The art of cashing in on misery is a tale as old as time. This Schadenfreude attitude has always been a deciding factor in any celebrity’s death. (It’s not about how you died or when you died, but rather how much money can be made from your disjointed legacy.)
Death really is a lucrative business.
Yesterday, this became even more evident when Courtland Rogers released “an elaborate story” for Radar Online about his friendship with Buckwild’s Shain Gandee. Several hours after the news broke of Gandee’s death, Rogers revealed in an exclusive interview that the two of them were friends. This coincidental revelation forced fans to question the veracity of the tale, especially since Rogers never mentioned “knowing [Gandee] before” his death. Rogers defended his actions when he tweeted late yesterday, “Jenelle [Evans] told Radar about that. I didn’t but it wasn’t a lie, you dumba**es. Damn, have some f**king respect. I didn’t sell sh*t, you dummies.”
The fact that Rogers released this fictitious tale before Gandee’s family even had the opportunity to comment on it, acts as concrete proof that Rogers wanted to jump on the bandwagon as soon as possible. The defensive shifting of blame not only made him look like a pathological liar, but it also cast serious doubt on his claims.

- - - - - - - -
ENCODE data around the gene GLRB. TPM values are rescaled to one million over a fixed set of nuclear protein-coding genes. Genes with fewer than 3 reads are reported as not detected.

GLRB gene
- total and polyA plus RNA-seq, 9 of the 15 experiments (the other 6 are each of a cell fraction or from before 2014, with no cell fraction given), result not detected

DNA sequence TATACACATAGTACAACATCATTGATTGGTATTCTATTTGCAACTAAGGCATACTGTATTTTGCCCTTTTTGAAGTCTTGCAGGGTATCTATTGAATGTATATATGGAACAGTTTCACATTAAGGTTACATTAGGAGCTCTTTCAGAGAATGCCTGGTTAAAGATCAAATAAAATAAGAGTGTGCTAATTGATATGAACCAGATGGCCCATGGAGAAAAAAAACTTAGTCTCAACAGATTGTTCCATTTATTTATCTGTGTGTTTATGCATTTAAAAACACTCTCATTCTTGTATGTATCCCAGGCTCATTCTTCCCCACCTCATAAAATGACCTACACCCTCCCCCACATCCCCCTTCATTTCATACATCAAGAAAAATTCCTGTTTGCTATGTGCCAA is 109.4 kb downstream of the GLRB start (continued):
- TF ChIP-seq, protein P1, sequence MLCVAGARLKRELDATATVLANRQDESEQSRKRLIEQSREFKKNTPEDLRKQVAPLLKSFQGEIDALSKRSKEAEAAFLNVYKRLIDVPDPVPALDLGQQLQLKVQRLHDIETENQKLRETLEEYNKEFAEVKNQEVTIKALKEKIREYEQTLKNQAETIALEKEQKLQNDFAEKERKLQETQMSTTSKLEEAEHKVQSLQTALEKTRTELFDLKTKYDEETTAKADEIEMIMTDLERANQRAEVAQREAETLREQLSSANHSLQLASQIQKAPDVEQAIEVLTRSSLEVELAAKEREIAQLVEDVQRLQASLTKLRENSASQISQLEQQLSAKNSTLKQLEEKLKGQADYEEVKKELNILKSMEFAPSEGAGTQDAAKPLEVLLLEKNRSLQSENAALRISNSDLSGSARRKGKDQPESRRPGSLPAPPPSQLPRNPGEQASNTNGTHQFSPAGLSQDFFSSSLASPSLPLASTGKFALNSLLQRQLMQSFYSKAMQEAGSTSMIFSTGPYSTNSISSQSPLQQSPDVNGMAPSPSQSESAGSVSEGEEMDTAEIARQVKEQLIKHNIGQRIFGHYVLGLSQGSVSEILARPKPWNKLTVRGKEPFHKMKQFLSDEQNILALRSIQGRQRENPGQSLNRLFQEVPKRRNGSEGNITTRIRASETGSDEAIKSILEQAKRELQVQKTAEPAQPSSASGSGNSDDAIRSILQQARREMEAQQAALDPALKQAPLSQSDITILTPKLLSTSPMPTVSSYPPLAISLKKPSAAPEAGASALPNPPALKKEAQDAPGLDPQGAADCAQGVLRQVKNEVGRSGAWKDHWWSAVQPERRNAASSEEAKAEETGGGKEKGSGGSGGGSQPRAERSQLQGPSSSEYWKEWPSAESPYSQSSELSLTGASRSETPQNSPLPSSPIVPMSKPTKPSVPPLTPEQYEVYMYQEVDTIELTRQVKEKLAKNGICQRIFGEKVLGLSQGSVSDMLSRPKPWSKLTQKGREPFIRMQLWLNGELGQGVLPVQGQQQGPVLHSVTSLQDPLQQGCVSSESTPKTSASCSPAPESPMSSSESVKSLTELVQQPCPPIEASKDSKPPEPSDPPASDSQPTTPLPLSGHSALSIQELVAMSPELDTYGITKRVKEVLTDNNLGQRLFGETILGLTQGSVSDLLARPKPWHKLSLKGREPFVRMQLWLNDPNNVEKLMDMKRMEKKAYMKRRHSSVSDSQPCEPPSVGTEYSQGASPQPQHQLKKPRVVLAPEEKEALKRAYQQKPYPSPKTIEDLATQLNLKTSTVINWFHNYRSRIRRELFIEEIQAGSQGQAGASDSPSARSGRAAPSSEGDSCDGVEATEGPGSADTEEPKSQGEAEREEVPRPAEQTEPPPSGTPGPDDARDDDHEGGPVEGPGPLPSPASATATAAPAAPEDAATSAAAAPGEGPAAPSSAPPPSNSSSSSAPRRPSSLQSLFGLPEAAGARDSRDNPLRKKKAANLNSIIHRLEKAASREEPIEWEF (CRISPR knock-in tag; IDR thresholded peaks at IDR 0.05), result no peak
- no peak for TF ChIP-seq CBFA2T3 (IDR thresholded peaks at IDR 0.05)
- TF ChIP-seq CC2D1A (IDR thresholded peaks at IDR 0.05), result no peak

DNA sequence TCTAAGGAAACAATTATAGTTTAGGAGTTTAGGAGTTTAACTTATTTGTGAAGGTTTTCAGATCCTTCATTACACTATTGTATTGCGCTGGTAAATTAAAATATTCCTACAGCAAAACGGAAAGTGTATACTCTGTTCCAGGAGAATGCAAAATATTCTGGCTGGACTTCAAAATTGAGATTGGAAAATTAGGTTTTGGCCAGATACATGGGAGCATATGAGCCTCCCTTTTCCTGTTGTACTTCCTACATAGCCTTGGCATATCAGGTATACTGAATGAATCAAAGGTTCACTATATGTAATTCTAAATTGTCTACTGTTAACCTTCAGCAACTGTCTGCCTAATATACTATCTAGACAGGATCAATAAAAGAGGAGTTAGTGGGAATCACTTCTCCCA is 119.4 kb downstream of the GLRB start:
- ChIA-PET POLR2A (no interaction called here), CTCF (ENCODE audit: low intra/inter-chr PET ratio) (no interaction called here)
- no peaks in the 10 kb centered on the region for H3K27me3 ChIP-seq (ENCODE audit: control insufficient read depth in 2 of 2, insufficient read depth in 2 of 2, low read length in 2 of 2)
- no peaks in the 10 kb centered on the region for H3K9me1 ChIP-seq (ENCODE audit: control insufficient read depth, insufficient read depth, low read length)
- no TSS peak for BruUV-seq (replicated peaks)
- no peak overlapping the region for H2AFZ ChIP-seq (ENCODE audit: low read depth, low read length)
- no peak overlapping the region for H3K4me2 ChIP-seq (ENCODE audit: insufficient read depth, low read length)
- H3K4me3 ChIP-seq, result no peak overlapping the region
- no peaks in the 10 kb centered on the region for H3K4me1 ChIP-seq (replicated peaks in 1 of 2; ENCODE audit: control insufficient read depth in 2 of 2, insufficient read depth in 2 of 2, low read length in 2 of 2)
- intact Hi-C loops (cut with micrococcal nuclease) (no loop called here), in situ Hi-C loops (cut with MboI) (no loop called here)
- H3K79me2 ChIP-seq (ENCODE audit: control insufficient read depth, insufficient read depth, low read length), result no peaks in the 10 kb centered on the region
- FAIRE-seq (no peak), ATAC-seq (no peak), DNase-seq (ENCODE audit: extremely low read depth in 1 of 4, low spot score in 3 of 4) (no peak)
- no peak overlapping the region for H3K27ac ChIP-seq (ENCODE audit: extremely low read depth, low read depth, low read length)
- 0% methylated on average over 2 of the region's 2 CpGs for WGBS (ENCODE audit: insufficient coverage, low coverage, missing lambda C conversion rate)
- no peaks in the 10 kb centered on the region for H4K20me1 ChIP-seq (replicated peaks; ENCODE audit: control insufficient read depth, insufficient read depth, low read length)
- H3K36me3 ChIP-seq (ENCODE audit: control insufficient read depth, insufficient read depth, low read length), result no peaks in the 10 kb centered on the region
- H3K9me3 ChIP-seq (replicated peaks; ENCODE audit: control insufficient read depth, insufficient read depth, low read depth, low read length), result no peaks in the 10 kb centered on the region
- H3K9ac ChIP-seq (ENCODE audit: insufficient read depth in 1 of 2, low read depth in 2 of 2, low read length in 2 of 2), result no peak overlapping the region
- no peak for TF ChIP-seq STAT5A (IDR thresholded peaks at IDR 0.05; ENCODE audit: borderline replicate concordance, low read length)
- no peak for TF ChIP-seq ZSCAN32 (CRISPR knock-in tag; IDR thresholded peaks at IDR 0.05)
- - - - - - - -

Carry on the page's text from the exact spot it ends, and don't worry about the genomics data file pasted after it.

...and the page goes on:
The proverbial “fifteen minutes of fame” is an addictive experience for reality television characters. The good ones rise to the top and build successful careers for themselves, while the bad ones wait in the shadows and concoct deceitful plans. Rogers, one of the more successful reality television personalities, has VIP membership for the latter. His infamous connection to Radar Online, his lack of authenticity, and his rabid addiction to fame are text book qualities of a reality television fatality.
His latest party trick, however, only serves as a disturbing reminder of just how important the spotlight really is.